Recruitment technology is changing the way HR managers are working. With the whole online recruitment system, they are becoming more and more active in the space but without the knowledge and direction to do it.
What Do The Experts Say?
In his Harvard Business Review, Peter Cappelli, Professor of Management at Wharton Business School, expressed his concern something like this.
“Businesses have never done as much hiring as they do today. They’ve never spent as much money doing it. And they’ve never done a worse job of it.”
“American Census data shows, for example, that the majority of people who took a new job last year weren’t searching for one: Somebody came and got them. Companies seek to fill their recruiting funnel with as many candidates as possible, especially “passive candidates,” who aren’t looking to move. Often employers advertise jobs that don’t exist, hoping to find people who might be useful later on or in a different context.”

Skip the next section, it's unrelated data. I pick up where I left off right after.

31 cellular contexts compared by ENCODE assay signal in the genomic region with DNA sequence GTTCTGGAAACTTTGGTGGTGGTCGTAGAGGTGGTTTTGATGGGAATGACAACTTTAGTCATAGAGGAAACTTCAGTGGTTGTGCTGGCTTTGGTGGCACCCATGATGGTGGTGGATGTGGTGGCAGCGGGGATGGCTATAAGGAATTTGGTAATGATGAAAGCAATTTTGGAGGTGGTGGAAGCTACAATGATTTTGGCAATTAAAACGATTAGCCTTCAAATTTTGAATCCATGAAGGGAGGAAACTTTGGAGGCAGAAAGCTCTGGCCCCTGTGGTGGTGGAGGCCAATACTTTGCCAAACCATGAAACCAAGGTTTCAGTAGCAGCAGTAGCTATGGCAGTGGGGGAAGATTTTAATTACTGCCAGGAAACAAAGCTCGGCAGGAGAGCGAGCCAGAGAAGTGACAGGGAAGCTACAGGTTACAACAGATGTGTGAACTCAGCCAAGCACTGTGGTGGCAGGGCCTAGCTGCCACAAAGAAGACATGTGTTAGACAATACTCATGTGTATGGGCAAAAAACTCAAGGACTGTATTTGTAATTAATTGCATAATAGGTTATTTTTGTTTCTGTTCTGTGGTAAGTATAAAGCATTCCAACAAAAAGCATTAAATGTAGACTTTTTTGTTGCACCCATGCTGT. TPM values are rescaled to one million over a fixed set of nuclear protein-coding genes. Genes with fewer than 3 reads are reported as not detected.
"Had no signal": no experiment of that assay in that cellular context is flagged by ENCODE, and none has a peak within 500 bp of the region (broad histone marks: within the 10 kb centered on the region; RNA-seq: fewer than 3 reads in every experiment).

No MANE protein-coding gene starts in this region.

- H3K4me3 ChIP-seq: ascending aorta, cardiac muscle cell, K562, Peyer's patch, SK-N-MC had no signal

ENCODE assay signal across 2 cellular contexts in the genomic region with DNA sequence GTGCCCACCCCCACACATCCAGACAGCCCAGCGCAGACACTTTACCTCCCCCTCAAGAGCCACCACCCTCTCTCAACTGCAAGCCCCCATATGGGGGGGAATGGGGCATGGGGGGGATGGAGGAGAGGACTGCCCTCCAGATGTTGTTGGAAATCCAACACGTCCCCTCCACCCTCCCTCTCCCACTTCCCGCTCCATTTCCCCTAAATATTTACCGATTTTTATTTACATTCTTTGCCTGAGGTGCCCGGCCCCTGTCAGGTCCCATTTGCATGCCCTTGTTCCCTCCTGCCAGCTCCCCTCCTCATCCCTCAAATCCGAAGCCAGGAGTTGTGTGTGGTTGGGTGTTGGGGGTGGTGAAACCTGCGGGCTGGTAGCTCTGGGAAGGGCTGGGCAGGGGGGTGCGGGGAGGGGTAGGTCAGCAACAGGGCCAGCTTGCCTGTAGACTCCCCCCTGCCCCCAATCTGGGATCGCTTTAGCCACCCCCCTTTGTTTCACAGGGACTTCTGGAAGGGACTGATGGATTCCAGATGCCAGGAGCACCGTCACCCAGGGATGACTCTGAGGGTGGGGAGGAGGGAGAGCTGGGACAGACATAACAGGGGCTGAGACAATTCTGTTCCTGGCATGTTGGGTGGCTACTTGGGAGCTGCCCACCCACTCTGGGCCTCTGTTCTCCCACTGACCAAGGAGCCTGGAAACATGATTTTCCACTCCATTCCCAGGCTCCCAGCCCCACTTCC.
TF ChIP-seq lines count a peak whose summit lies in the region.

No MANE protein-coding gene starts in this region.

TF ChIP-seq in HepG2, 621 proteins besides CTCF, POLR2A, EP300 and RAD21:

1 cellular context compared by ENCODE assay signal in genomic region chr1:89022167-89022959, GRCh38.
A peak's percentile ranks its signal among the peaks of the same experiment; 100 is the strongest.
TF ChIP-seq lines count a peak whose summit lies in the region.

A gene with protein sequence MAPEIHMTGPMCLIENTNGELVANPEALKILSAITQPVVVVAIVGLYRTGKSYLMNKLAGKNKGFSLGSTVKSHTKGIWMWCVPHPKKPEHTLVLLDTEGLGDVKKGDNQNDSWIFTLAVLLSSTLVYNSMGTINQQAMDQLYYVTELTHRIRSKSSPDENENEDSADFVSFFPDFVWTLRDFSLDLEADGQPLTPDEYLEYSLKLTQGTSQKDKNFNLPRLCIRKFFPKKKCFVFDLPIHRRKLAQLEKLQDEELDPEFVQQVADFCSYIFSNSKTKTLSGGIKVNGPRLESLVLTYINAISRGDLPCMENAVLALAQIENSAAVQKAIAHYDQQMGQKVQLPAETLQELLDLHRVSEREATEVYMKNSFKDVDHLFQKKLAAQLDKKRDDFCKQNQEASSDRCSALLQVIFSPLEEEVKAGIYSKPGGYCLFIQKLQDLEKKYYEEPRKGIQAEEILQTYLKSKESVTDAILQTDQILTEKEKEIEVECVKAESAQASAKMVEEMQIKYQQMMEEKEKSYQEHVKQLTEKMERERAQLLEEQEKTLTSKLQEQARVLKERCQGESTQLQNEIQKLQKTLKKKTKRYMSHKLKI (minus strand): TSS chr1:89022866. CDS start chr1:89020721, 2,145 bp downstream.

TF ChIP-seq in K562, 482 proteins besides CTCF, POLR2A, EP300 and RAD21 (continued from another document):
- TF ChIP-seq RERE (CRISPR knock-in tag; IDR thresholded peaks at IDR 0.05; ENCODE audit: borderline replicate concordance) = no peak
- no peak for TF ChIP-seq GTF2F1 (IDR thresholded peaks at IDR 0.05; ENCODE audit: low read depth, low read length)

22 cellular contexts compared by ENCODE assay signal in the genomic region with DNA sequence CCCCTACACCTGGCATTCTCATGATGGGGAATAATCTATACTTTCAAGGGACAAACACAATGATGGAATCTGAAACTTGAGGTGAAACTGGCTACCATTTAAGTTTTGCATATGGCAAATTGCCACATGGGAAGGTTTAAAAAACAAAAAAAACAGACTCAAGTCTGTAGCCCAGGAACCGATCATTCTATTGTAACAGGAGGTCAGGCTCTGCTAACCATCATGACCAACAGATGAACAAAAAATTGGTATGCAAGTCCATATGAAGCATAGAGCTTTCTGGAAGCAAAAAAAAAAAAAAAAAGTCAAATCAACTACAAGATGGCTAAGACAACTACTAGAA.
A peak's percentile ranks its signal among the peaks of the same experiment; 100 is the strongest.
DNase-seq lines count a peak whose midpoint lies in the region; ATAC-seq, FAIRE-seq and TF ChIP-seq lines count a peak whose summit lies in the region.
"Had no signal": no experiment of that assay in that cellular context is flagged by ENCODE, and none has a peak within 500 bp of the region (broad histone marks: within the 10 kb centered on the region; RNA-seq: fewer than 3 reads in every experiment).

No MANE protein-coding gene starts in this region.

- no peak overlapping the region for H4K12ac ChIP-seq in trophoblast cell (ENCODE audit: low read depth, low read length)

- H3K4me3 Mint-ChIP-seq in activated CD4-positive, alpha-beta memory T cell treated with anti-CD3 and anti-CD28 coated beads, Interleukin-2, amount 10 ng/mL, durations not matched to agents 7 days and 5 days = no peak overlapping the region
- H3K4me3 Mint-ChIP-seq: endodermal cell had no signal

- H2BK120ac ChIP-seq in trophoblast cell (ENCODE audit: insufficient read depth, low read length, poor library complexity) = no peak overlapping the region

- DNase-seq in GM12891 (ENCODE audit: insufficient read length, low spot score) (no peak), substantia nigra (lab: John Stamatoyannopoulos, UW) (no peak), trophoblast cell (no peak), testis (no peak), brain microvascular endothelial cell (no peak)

“The recruiting and hiring function has been eviscerated. The subcontractors scour LinkedIn and social media to find potential candidates. They sometimes contact them directly to see whether they can be persuaded to apply for a position and negotiate the salary they’re willing to accept.”
“At companies that still do their own recruitment and hiring, managers trying to fill open positions are largely left to figure out what the jobs require and what the ads should say. They use voice recognition, body language, clues on social media, and especially machine learning algorithms—everything but tea leaves. Entire publications are devoted to what these vendors are doing.
The big problem with all these new practices is that we don’t know whether they actually produce satisfactory hires. Only about a third of U.S. companies report that they monitor whether their hiring practices lead to good employees; few of them do so carefully, and only a minority even track cost per hire and time to hire.”
What Is The Solution For This HR+Tech Revolution?
Prof. Peter Cappelli suggests the following approaches to deal with the technology age in HR.
- Don’t post “phantom jobs.” Companies should take ads down when jobs are filled.
- Design jobs with realistic requirements.
- Reconsider your focus on passive candidates.
- Understand the limits of referrals.
- Persuade fewer people to apply.
- Test candidates’ standard skills.
- Be wary of vendors bearing high-tech gifts.
- Recognize the strengths and weaknesses of machine learning models.
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